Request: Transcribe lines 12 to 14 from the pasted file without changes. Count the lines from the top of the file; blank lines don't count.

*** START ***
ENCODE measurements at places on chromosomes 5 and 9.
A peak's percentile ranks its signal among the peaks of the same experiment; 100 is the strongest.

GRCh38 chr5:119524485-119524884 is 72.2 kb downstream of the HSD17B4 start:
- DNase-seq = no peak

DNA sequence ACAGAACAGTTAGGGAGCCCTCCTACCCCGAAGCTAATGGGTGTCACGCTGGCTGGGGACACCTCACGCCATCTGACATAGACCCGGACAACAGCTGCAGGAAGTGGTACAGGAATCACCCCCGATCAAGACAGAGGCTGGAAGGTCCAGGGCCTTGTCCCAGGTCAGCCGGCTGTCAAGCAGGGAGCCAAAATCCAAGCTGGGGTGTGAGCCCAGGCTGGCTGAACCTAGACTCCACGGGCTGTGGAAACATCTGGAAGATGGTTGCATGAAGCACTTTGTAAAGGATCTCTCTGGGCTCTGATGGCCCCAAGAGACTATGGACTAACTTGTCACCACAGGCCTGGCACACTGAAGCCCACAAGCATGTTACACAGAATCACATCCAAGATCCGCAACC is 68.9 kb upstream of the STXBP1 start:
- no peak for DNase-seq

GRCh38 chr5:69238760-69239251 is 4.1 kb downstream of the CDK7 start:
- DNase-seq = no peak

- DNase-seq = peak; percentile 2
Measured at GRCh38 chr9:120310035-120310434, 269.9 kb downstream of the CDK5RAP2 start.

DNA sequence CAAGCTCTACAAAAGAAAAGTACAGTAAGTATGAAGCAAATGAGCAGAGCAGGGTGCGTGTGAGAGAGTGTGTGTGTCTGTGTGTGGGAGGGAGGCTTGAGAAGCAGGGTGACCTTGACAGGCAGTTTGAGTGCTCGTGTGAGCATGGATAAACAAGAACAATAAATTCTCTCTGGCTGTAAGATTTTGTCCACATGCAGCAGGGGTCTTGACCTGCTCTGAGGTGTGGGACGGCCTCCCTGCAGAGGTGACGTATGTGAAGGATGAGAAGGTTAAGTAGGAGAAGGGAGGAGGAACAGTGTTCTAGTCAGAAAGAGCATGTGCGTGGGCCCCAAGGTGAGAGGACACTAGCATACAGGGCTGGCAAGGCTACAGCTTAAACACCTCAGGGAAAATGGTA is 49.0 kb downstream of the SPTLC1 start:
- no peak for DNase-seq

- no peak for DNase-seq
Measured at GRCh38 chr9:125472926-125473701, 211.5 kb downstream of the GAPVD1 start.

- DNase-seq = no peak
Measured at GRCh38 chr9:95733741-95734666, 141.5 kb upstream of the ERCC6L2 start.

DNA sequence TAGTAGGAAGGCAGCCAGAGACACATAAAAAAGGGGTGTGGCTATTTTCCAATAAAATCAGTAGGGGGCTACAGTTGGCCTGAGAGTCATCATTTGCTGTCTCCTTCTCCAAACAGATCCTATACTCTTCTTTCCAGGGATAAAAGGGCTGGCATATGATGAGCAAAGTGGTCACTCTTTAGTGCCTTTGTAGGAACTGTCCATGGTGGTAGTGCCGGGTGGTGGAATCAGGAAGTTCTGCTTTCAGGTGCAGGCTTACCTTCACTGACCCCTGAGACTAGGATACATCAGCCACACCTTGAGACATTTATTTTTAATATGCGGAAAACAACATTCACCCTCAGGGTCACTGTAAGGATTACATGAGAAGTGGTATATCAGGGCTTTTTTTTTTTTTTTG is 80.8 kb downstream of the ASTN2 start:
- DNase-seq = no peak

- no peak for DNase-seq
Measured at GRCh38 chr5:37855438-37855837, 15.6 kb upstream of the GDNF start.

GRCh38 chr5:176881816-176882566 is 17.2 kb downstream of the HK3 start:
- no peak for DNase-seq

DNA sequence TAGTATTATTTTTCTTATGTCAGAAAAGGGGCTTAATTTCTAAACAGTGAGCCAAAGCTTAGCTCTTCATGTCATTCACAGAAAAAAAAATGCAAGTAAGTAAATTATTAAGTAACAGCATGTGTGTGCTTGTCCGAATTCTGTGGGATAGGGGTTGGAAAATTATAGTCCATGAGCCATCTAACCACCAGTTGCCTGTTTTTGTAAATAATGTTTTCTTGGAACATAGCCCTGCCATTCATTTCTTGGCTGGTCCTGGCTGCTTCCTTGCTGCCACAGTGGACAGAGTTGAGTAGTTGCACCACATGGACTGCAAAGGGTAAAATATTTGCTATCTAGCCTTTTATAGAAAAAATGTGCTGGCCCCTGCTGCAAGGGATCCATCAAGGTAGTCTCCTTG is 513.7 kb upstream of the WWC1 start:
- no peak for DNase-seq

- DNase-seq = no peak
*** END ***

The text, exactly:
- no peak for DNase-seq

- no peak for DNase-seq
Measured at GRCh38 chr9:125472926-125473701, 211.5 kb downstream of the GAPVD1 start.